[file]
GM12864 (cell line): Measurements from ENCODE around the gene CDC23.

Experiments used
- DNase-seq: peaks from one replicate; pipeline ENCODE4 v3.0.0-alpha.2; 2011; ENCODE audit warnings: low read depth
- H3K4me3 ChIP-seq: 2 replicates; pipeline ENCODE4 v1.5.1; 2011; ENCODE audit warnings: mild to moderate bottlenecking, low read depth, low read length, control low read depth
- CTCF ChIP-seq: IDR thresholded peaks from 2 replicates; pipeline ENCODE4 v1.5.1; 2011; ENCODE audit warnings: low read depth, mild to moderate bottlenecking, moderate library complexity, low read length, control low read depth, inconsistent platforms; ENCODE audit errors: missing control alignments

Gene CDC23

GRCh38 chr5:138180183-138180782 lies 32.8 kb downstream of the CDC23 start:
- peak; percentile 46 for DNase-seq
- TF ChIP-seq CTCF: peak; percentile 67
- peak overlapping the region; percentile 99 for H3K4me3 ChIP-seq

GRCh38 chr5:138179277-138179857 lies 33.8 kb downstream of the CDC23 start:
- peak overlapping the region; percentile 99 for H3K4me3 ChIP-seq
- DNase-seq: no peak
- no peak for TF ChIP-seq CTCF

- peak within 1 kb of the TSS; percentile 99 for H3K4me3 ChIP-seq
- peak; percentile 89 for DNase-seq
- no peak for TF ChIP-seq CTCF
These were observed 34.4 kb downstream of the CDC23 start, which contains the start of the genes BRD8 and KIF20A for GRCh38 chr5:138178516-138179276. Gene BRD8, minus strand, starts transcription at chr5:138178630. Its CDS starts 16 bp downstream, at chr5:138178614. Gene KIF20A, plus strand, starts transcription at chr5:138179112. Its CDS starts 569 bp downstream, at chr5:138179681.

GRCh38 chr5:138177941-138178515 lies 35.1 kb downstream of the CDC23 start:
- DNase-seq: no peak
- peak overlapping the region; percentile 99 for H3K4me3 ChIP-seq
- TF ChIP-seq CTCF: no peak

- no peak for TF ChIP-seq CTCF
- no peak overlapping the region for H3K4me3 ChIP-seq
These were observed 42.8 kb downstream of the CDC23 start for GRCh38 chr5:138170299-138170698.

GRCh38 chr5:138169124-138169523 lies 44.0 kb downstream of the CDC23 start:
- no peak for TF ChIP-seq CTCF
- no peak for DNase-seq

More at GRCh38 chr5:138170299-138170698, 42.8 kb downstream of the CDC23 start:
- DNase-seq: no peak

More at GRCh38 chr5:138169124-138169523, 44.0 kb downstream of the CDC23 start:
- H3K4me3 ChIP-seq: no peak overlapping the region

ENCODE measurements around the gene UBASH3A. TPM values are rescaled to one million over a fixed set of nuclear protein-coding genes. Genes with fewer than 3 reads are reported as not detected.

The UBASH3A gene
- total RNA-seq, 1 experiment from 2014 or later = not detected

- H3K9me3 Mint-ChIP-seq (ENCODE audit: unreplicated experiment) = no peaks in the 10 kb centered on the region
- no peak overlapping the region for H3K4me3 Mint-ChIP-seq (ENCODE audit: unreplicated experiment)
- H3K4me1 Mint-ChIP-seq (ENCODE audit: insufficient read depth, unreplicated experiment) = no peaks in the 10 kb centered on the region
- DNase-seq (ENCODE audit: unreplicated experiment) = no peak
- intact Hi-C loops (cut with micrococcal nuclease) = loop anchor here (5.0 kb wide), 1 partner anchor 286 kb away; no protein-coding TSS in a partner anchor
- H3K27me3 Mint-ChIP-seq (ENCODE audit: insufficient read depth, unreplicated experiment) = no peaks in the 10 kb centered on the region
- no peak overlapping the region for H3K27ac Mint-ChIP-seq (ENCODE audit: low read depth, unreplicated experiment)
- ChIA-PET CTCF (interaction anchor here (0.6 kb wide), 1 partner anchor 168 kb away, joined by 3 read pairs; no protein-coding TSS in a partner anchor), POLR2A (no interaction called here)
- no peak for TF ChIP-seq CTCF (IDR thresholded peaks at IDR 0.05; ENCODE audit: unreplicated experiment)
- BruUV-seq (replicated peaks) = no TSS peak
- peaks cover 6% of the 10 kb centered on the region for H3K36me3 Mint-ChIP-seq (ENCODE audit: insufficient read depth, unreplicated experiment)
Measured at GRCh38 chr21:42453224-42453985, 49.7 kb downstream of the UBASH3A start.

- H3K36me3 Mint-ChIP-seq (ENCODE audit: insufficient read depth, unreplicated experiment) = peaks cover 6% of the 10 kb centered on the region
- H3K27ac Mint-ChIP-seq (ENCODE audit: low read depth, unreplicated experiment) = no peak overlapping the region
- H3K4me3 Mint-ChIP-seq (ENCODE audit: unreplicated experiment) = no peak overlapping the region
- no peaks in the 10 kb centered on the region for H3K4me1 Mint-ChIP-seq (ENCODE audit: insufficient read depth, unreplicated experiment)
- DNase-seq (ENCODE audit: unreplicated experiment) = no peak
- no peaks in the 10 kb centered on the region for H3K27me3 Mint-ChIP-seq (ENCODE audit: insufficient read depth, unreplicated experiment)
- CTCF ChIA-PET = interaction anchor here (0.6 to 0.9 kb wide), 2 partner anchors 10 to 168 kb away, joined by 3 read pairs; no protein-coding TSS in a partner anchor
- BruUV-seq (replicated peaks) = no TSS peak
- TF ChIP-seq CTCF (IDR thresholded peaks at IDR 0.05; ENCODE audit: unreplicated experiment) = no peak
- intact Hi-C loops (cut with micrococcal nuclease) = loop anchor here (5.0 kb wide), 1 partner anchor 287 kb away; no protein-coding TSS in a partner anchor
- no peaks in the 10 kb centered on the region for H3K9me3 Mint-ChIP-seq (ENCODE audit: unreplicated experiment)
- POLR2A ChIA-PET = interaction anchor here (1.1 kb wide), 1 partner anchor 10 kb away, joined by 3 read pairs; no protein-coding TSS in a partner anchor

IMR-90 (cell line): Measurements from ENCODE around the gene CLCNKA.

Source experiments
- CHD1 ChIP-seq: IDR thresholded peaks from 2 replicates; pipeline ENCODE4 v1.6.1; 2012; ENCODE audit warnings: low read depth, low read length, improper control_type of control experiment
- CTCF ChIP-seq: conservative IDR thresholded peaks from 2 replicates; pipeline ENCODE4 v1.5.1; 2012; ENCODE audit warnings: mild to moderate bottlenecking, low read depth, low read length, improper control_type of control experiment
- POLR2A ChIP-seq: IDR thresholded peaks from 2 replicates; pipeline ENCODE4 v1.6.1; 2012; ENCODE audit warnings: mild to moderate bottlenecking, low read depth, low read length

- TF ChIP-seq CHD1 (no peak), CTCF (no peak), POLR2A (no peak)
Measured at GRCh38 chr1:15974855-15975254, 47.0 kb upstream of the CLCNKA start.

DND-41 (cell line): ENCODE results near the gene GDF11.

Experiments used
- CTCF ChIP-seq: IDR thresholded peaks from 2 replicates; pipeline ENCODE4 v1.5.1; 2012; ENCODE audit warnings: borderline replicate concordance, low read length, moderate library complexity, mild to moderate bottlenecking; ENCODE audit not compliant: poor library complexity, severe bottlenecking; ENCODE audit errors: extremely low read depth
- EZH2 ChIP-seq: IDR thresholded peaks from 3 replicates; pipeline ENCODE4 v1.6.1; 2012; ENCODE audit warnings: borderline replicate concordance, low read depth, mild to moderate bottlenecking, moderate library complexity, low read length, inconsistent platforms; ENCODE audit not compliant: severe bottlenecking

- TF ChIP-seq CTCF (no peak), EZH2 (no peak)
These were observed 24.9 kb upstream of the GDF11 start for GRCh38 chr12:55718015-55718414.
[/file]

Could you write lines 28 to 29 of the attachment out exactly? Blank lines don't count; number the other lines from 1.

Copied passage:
- no peak for DNase-seq

More at GRCh38 chr5:138170299-138170698, 42.8 kb downstream of the CDC23 start: